The Royal Commission into the Protection and Detention of Children in the Northern Territory continued today in in Alice Springs, where 20 year old local, Jamal Turner, gave evidence and recounted one event during his time at the youth detention facility, Arrente House.
Mr Turner, currently in custody, described the Alice Springs detention centre, also called Arrente house, as a miserable place where guards are much angrier than at the notorious Don Dale Youth Detention Centre, where boys were tear gassed in 2014.
"[There's] not much space in there, it was quite small."
Commissioner Margaret White AO asked, "Did it have any natural light, could you see the sky?"
"Nah, there's was paint or something on all the windows so you couldn't see out, no sunlight, like...like a dungeon."
Mr Turner said a situation arose between him and a guard on one his early stays at the centre. He was thirteen or fourteen years old at the time.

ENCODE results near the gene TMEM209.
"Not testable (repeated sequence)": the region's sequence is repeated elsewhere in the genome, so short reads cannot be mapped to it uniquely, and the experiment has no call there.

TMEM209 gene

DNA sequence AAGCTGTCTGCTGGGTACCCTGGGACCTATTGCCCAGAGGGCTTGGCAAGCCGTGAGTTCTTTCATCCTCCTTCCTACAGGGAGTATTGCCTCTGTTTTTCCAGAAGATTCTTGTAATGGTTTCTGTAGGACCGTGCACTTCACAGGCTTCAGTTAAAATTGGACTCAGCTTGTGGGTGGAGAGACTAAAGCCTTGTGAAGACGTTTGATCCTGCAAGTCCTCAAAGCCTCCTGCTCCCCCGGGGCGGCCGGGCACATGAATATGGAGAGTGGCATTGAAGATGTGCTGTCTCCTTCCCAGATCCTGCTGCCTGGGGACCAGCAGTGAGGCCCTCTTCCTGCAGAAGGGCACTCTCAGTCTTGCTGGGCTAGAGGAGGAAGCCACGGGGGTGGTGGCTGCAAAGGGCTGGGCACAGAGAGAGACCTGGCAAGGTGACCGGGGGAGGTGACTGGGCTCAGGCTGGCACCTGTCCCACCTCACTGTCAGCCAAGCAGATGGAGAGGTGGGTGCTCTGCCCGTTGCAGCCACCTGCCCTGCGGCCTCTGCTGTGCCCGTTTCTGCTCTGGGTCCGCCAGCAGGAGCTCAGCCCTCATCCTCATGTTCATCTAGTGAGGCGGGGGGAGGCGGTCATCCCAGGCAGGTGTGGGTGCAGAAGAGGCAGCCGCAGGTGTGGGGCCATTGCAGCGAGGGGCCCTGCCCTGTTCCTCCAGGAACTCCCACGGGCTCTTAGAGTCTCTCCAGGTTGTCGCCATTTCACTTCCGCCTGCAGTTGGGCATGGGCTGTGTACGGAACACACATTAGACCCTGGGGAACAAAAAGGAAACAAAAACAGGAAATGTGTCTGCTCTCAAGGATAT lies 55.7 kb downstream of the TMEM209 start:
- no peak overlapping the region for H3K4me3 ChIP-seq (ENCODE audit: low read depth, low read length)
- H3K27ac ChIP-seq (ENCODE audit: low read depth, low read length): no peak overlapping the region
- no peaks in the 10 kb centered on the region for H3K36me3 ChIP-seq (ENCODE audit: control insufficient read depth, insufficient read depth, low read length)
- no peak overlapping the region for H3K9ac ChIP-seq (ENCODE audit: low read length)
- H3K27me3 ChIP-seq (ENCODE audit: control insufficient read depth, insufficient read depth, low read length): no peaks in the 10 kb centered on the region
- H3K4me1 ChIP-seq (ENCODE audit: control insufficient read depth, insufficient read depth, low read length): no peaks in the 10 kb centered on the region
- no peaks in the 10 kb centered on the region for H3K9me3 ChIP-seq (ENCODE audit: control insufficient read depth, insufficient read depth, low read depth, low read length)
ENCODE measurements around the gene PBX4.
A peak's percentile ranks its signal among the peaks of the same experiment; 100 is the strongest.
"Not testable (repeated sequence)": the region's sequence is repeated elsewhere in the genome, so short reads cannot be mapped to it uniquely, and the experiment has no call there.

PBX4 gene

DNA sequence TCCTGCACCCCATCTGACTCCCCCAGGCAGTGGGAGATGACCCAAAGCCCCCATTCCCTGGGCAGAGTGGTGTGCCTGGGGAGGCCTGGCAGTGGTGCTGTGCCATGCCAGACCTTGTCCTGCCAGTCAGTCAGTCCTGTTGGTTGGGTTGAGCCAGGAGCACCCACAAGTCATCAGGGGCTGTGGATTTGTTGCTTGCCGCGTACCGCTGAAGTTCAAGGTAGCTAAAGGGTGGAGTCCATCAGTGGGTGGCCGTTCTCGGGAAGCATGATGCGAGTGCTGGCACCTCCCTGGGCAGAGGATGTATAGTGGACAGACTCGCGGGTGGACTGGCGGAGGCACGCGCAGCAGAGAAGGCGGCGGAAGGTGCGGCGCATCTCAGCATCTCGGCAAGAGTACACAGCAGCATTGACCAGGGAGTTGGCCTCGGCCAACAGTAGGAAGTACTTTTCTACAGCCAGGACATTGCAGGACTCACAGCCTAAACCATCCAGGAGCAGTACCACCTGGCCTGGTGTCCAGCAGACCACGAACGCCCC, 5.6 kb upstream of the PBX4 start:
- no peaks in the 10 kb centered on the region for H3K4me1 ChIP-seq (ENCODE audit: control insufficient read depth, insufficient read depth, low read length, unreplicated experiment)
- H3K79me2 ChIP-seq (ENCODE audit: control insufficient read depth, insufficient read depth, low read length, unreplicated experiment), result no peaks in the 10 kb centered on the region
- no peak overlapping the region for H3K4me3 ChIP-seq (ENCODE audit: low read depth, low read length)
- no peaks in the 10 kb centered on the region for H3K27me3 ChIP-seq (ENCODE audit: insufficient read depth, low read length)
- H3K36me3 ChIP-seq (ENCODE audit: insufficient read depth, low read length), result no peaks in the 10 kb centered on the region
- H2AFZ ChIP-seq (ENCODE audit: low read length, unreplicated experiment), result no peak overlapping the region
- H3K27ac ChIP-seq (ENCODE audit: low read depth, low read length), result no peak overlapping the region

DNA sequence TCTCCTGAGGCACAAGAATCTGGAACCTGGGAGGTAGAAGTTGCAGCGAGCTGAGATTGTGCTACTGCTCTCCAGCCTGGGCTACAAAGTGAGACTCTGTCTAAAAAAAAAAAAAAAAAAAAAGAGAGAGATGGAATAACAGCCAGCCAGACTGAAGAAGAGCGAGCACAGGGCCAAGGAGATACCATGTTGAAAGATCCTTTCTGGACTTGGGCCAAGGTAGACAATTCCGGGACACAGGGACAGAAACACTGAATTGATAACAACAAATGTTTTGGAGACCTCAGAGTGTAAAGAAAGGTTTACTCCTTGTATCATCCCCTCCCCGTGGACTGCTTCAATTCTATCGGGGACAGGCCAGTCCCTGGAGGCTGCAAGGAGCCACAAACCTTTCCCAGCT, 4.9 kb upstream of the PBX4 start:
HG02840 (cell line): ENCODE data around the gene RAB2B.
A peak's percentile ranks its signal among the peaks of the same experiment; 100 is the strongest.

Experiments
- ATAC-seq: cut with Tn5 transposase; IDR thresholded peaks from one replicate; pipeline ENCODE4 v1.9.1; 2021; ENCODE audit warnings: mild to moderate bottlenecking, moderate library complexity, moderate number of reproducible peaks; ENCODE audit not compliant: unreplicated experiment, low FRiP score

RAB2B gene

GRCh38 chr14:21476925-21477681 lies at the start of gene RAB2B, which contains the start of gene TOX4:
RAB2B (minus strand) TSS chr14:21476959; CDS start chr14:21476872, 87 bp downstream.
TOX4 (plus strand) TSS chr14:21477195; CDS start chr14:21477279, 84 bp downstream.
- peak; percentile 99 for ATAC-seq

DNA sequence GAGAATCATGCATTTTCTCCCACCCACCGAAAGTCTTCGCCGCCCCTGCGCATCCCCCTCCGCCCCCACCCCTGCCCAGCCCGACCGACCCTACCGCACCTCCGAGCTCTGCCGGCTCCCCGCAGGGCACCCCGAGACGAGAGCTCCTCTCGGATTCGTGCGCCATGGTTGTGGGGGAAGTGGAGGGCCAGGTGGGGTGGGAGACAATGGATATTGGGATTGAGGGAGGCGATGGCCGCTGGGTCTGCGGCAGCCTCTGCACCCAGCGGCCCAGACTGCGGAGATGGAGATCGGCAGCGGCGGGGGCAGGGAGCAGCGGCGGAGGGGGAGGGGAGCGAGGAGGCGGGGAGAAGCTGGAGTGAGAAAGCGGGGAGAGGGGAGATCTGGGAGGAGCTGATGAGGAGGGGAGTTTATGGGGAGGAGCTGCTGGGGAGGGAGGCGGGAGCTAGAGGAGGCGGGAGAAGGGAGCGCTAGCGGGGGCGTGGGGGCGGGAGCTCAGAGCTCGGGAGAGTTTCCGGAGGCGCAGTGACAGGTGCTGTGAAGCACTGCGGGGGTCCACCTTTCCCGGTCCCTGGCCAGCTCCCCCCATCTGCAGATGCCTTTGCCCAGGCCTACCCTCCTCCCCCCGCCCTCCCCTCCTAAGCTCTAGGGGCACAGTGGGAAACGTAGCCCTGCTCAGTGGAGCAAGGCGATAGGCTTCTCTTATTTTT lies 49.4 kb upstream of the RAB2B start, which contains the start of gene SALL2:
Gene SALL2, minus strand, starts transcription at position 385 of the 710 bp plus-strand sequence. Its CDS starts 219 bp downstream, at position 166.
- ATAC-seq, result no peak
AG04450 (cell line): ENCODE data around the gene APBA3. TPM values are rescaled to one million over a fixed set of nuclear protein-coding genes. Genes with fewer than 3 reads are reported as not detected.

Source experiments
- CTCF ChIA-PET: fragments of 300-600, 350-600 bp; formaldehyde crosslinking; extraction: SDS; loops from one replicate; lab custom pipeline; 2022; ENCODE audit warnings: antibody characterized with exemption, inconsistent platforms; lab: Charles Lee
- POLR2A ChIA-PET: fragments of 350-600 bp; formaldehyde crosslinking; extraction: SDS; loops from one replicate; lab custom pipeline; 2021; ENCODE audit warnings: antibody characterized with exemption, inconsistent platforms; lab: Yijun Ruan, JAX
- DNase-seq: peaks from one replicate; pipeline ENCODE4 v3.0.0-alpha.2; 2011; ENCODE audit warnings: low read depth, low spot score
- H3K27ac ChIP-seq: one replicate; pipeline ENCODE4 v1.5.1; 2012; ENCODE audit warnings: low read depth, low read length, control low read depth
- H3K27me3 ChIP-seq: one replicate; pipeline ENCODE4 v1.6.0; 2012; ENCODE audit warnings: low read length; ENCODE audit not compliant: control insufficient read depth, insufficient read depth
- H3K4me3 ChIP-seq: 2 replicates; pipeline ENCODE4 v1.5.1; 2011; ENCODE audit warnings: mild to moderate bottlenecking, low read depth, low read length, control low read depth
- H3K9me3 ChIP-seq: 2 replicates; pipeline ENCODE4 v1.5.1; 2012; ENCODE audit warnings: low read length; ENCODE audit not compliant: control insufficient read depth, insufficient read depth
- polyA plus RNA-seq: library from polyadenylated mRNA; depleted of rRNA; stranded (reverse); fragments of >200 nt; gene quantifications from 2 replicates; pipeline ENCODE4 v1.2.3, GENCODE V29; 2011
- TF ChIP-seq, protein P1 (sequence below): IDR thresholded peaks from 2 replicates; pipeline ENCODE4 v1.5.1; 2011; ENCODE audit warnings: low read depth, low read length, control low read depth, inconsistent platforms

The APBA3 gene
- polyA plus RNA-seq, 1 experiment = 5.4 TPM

He noticed a worker's pet dog on the premises, and tried to interact with it.
"I went to pat the dog, [but] because he was holding me at the time, he thought I was trying to escape custody.
"He grabbed me by the throat and choked me up against the wall. Yeah, I just remember being choked up against the wall, with two hands, he held me up against the wall," he said.
In a statement, Mr Turner added this particular guard was often heavy handed with youth.
“They used more force than they should’ve used really, like a knee in the back, putting handcuffs on them on the ground to restrain them. Just putting all their weight on the kids”.
The Royal Commission was launched late last year following an expose from the ABC’s Four Corners program, which showed young inmates being tear gassed, hooded and placed into restraint chairs.
The Commission will continue to hear from witnesses in Alice Springs until the end of the week.